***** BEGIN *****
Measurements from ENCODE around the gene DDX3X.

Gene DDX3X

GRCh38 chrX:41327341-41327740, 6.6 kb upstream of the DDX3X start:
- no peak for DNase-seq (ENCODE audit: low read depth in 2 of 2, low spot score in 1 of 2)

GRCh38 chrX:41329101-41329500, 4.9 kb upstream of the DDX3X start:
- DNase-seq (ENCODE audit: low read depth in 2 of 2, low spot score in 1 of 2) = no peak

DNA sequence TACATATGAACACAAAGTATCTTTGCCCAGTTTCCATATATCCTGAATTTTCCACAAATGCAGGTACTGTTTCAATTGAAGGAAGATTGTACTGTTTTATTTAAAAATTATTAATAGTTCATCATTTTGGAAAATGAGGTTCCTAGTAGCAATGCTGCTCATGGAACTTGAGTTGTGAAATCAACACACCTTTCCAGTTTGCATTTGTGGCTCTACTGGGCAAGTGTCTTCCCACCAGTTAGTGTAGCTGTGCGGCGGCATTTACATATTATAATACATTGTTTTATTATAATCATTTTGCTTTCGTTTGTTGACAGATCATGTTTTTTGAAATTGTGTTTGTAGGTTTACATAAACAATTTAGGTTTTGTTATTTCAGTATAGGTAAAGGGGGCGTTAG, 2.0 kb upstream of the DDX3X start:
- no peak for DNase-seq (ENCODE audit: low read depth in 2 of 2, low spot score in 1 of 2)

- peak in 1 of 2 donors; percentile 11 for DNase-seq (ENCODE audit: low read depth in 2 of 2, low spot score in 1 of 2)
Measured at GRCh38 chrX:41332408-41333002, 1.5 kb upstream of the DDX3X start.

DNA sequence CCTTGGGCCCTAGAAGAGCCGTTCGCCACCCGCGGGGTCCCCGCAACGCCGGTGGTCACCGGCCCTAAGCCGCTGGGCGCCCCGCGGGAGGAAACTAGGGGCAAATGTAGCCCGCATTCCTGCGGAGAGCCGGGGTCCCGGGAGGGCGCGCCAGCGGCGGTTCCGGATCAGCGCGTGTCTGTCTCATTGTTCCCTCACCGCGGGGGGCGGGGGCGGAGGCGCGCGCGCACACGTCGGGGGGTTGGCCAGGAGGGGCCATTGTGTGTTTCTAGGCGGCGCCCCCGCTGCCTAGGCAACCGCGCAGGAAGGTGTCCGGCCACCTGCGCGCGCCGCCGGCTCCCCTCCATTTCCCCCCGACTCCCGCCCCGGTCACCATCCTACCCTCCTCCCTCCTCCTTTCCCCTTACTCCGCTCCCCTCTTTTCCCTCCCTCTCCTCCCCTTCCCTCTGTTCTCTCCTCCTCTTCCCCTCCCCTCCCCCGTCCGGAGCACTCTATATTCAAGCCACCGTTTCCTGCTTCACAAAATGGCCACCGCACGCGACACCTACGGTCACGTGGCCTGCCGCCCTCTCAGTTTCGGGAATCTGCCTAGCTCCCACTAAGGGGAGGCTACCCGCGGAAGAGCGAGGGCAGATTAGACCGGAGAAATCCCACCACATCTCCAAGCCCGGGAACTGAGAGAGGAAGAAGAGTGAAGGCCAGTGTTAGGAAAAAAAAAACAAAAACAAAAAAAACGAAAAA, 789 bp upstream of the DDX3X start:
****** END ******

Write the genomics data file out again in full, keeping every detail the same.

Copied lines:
Measurements from ENCODE around the gene DDX3X.

Gene DDX3X

GRCh38 chrX:41327341-41327740, 6.6 kb upstream of the DDX3X start:
- no peak for DNase-seq (ENCODE audit: low read depth in 2 of 2, low spot score in 1 of 2)

GRCh38 chrX:41329101-41329500, 4.9 kb upstream of the DDX3X start:
- DNase-seq (ENCODE audit: low read depth in 2 of 2, low spot score in 1 of 2) = no peak

DNA sequence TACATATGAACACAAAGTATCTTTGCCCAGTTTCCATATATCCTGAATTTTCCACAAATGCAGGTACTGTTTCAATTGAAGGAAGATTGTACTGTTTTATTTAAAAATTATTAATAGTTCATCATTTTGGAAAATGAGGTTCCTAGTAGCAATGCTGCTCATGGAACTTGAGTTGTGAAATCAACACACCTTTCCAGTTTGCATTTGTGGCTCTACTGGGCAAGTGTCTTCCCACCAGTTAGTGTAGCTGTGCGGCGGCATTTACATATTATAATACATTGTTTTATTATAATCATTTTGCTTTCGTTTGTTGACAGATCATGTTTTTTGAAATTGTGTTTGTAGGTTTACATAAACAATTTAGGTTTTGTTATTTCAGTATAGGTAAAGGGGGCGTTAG, 2.0 kb upstream of the DDX3X start:
- no peak for DNase-seq (ENCODE audit: low read depth in 2 of 2, low spot score in 1 of 2)

- peak in 1 of 2 donors; percentile 11 for DNase-seq (ENCODE audit: low read depth in 2 of 2, low spot score in 1 of 2)
Measured at GRCh38 chrX:41332408-41333002, 1.5 kb upstream of the DDX3X start.

DNA sequence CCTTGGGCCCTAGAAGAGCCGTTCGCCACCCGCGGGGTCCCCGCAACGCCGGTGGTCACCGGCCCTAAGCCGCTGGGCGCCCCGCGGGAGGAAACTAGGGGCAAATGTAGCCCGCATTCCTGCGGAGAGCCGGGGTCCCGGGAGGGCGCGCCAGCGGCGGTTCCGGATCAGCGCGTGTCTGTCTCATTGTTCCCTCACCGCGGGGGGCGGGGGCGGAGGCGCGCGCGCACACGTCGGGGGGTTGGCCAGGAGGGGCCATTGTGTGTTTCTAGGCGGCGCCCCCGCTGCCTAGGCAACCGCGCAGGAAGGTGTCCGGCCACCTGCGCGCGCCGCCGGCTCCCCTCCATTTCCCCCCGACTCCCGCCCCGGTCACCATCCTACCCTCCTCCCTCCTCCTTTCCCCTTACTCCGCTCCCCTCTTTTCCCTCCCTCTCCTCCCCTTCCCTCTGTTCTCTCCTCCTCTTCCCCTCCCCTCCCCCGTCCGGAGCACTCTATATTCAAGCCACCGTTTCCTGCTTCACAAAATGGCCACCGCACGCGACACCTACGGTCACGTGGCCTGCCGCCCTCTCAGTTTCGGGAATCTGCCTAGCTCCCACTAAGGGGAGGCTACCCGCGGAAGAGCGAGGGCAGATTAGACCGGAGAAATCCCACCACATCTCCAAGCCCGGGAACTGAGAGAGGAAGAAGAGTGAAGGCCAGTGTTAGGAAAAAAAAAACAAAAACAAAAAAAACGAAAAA, 789 bp upstream of the DDX3X start: